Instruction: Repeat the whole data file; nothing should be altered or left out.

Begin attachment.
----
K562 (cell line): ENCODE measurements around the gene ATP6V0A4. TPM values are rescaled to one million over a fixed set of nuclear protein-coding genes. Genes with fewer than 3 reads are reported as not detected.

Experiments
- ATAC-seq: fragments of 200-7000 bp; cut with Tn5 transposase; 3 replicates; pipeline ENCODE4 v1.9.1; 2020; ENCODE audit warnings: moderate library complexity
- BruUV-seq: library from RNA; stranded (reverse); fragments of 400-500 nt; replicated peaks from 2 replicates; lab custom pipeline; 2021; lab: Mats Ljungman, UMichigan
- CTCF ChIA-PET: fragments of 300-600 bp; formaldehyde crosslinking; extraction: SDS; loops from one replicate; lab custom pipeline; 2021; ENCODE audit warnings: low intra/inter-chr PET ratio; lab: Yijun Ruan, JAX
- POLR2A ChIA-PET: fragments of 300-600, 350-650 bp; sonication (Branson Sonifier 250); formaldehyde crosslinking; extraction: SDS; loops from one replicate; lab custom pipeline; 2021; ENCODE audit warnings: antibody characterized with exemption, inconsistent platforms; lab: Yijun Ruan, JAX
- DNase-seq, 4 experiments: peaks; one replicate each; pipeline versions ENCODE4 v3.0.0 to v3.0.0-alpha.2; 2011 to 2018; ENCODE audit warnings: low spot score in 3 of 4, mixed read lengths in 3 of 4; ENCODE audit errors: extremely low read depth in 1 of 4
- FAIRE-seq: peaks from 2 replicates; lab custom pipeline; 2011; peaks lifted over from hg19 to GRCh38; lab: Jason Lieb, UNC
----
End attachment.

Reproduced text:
K562 (cell line): ENCODE measurements around the gene ATP6V0A4. TPM values are rescaled to one million over a fixed set of nuclear protein-coding genes. Genes with fewer than 3 reads are reported as not detected.

Experiments
- ATAC-seq: fragments of 200-7000 bp; cut with Tn5 transposase; 3 replicates; pipeline ENCODE4 v1.9.1; 2020; ENCODE audit warnings: moderate library complexity
- BruUV-seq: library from RNA; stranded (reverse); fragments of 400-500 nt; replicated peaks from 2 replicates; lab custom pipeline; 2021; lab: Mats Ljungman, UMichigan
- CTCF ChIA-PET: fragments of 300-600 bp; formaldehyde crosslinking; extraction: SDS; loops from one replicate; lab custom pipeline; 2021; ENCODE audit warnings: low intra/inter-chr PET ratio; lab: Yijun Ruan, JAX
- POLR2A ChIA-PET: fragments of 300-600, 350-650 bp; sonication (Branson Sonifier 250); formaldehyde crosslinking; extraction: SDS; loops from one replicate; lab custom pipeline; 2021; ENCODE audit warnings: antibody characterized with exemption, inconsistent platforms; lab: Yijun Ruan, JAX
- DNase-seq, 4 experiments: peaks; one replicate each; pipeline versions ENCODE4 v3.0.0 to v3.0.0-alpha.2; 2011 to 2018; ENCODE audit warnings: low spot score in 3 of 4, mixed read lengths in 3 of 4; ENCODE audit errors: extremely low read depth in 1 of 4
- FAIRE-seq: peaks from 2 replicates; lab custom pipeline; 2011; peaks lifted over from hg19 to GRCh38; lab: Jason Lieb, UNC